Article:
Adrian Peterson was back in court yesterday, but the USA Today headline from last week jumped out at me:
“Associates of Adrian Peterson only see evidence of ‘a good parent’”
The embattled former Minnesota Vikings star running back was indefinitely suspended last month after charges of child abuse against him were made public. He’s admitted to disciplining his son with a switch, although he suggests he never intended to harm the boy.
The pictures of the bruises suggests a much different and sordid story.
Whether or not Peterson will ever play in the NFL again remains to be seen. The legal process will run its course and team and league officials will be left to determine the football star’s professional fate.
But as friends and associates of Peterson come forward to defend his character and parenting skills, I’m left scratching my head about what goes into such an assessment.
Thousands of words have been expended debating Peterson’s choice and execution of discipline, and rightly so. As we have previously acknowledged, there’s a wide chasm between appropriate, loving discipline and child abuse. It’s an important and healthy discussion.
But rarely mentioned within the conversation these past weeks is that Mr. Peterson isn’t just a father of the one child at the center of the controversy – but of five.
Five children – to five different women. None to whom he’s married.
One of the children died at age 2, a victim of abuse at the hands of his mother’s boyfriend (not Peterson).
Adrian Peterson only found out about the boy’s existence two months earlier and met the youngster for the first time the day before he died.
From USA Today:
“While he can provide for (all his kids) financially, he can’t be there for them for other issues and to help raise them,” said Steve Eudey, who coached Peterson in youth football, housed him for a year when Peterson’s mother moved out of the school district and helped him through the college recruiting process.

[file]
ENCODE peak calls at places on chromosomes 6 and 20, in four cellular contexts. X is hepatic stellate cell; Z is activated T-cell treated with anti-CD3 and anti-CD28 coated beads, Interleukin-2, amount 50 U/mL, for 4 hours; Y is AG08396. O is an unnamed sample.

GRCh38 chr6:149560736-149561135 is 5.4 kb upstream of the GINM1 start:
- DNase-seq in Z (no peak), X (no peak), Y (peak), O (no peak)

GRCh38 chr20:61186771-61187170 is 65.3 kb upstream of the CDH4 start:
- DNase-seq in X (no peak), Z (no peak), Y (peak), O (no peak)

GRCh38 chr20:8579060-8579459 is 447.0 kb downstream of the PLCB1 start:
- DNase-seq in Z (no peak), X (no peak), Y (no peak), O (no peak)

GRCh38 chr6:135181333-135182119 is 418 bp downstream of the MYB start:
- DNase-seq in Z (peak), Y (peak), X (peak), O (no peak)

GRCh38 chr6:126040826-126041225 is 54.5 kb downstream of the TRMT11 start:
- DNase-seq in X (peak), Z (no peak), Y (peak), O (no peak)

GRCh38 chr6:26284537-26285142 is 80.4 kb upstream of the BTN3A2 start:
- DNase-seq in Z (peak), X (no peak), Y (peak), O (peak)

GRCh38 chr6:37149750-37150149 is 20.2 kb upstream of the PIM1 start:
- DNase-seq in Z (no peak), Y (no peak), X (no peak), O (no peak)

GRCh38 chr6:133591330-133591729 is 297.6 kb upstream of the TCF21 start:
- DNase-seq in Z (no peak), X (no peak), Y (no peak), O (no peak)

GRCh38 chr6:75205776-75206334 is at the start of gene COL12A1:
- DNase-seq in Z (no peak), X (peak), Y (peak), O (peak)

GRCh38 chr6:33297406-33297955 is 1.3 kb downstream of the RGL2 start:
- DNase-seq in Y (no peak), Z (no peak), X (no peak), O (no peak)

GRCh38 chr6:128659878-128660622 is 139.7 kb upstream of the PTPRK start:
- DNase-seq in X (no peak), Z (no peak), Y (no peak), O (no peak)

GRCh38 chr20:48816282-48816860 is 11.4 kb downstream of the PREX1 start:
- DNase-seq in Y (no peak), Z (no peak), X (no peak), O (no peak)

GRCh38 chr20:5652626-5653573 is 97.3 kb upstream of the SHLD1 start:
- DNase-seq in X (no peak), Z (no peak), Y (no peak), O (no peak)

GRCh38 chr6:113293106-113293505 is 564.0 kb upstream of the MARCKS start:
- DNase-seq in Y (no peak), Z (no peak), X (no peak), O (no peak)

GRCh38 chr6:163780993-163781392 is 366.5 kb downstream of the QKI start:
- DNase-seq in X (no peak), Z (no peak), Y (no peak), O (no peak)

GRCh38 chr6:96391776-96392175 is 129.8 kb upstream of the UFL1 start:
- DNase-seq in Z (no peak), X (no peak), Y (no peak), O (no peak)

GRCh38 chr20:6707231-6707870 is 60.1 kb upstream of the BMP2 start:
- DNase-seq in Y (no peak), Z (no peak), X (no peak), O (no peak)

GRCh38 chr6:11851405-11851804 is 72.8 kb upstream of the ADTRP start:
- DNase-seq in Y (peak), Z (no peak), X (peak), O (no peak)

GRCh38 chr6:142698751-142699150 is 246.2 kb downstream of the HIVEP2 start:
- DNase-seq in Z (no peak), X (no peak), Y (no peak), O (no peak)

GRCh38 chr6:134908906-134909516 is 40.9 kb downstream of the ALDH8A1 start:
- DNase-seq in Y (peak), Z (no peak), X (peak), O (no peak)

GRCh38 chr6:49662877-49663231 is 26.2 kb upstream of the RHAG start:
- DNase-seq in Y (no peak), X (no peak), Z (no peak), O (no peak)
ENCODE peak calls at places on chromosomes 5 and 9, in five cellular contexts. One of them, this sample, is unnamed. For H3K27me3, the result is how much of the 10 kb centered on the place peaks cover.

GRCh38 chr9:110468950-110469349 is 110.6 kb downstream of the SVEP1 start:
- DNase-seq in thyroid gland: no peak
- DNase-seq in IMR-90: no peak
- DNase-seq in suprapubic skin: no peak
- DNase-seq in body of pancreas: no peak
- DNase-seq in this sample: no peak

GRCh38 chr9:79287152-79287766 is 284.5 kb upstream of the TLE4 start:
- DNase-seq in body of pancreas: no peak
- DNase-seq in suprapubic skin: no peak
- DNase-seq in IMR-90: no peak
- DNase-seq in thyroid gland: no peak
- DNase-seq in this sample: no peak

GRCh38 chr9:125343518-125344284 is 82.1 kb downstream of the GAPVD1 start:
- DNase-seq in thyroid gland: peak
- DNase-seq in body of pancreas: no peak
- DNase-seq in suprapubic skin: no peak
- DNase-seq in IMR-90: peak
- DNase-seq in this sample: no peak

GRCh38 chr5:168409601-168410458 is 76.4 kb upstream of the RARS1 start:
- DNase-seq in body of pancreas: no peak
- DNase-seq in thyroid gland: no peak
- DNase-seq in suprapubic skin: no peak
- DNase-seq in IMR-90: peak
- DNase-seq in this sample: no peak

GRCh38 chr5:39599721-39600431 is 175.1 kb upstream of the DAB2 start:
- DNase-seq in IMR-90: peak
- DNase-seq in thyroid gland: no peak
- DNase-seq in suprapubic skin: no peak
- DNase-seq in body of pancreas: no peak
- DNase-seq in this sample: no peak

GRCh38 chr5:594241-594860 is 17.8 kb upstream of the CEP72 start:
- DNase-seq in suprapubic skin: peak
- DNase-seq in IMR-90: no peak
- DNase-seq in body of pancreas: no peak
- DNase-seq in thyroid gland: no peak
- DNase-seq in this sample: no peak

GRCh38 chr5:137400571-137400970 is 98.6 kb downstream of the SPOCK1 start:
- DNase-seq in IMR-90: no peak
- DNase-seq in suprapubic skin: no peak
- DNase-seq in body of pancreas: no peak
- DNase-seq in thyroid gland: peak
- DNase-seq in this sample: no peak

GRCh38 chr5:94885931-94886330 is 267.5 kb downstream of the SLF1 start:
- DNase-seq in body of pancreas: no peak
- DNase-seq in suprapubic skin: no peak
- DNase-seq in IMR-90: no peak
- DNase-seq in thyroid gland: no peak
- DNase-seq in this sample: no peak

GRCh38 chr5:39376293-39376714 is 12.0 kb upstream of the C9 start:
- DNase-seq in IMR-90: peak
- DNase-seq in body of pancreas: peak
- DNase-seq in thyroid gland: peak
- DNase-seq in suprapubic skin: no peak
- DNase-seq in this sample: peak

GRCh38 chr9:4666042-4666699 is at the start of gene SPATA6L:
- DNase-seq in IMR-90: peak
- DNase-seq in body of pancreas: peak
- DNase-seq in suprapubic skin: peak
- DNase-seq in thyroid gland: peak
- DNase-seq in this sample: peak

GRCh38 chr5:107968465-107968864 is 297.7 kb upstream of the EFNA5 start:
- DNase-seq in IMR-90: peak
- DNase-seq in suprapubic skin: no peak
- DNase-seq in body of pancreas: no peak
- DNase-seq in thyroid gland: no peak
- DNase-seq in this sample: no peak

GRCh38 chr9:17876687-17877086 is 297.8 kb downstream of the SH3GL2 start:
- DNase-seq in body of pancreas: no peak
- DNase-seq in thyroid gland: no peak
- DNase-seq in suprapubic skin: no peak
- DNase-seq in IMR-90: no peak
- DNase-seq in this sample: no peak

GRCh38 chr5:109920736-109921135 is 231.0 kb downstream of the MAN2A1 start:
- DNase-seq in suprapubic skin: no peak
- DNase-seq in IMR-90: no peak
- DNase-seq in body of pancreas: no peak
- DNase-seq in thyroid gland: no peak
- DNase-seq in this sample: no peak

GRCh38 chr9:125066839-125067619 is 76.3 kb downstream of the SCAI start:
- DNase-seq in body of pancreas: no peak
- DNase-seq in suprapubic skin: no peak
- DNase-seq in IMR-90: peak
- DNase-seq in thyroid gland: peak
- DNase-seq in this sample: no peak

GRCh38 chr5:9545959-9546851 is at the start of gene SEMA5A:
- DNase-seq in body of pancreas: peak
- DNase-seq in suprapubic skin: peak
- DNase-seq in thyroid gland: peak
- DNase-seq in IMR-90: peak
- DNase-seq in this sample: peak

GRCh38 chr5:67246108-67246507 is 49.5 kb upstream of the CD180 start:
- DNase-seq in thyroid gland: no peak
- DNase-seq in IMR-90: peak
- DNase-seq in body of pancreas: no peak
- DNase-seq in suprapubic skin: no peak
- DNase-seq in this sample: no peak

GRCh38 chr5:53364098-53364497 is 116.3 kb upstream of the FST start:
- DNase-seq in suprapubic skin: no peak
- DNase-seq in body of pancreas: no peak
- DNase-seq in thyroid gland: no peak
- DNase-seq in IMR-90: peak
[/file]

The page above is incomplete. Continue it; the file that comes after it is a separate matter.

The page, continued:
“I think it bothers Adrian that he’s a part-time dad to these other four kids. He’s come to learn even prior to this situation that that type of lifestyle causes a lot of heartache and disappointment.”
The author is likely referring to Peterson’s own upbringing, which was eerily similar to the life he’s currently living. One of fourteen half-siblings to various mothers, the suspended running back was abused by his own father, who was imprisoned for money laundering and drug dealing. Like his own sons, Adrian didn’t have an involved dad either.
It would be natural, and convenient to suggest that the life Peterson has lived has been an outlier, but the facts suggest otherwise. Within the African-American community, out-of-wedlock births have become normative with 72 percent of all black children born to unmarried women.
But getting back to the headline, is it possible to be a good parent when you’re fathering children out of wedlock and spending almost no time with them?
I don’t believe so.
Job one for a dad is to love and support the child’s mother via the life-long commitment of marriage. It is through living out God’s design for the family that kids are most likely to thrive.
Of course, I know there are exceptions. There are men who desperately wanted to remain married but whose former spouse felt differently. There are fathers involuntarily estranged from their kids, due to court orders and other legal and personal complications. What I’m talking about here is wanton disregard and irresponsibility. And in those instances, I don’t see how anyone could be deemed a good parent.
Our hearts are tender towards those children caught in the middle through no fault of their own. But my heart also breaks for those men who almost don’t know any better, who have never had a father in the home to love them and teach them about life. These men are stuck in a vicious cycle and are repeating unhealthy and destructive patterns of behavior.
But there comes a time in every man’s life, regardless of how tough his background and upbringing, when he needs to step up and own up to his responsibilities as a man.
Speaking very personally, my own father walked away from us when I was 5. Thankfully, I found the Lord and men to mentor me along the way. To this day, I parent out of this void, and do my best to give our boys what I so terribly missed in my own childhood – namely unconditional love and the comfort of knowing that I’ll never leave them no matter what happens.
A good parent is many things, and good parenting comes in many forms, but all good dads have this in common: the best interest of their children is always on their minds, in their hearts and displayed day in and day out.
But I’d love to hear from you. What’s your opinion? What type of family background did you come from and how has it influenced your own parenting?